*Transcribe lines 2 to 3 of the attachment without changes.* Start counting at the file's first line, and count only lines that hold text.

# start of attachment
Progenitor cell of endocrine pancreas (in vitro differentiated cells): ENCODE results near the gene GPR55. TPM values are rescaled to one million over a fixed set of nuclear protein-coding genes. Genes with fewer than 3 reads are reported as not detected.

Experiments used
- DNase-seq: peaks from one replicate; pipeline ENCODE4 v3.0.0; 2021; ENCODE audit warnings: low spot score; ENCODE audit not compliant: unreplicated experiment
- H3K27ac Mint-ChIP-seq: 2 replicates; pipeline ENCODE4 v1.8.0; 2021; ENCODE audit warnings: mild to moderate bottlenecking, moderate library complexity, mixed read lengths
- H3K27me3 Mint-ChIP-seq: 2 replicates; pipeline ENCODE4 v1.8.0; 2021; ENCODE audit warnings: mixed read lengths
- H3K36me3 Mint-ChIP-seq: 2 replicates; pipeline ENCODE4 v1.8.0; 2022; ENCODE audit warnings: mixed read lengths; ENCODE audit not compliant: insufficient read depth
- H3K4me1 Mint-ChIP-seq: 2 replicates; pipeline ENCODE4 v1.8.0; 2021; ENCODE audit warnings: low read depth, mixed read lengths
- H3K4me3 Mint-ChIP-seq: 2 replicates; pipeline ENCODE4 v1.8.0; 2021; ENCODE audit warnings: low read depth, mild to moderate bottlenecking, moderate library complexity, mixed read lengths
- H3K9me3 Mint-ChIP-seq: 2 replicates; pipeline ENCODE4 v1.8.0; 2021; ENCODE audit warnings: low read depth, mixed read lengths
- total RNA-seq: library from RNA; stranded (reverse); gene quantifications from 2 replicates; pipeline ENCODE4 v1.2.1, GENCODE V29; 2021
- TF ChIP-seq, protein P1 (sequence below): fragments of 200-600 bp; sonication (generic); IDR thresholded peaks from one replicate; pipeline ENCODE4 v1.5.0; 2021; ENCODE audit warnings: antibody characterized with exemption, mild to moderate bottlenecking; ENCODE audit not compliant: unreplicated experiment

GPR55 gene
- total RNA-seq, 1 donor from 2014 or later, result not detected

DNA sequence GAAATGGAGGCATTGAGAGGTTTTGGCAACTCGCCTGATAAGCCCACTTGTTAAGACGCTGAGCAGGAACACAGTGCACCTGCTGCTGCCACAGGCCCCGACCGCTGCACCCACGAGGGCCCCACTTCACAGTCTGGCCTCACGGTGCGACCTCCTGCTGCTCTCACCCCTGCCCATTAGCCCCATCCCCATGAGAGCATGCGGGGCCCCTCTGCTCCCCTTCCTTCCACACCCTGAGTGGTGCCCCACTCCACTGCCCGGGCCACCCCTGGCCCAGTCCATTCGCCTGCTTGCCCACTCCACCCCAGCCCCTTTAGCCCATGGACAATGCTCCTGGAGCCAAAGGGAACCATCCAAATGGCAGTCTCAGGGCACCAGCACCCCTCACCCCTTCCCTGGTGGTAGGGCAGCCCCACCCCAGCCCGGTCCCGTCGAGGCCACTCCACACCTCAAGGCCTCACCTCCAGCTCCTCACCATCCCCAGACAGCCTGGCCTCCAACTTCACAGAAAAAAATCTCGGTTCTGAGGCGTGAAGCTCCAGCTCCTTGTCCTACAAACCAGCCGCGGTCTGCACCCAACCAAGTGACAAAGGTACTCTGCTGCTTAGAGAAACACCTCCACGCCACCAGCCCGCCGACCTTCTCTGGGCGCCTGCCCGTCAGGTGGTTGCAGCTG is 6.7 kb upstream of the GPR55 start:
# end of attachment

Experiments used
- DNase-seq: peaks from one replicate; pipeline ENCODE4 v3.0.0; 2021; ENCODE audit warnings: low spot score; ENCODE audit not compliant: unreplicated experiment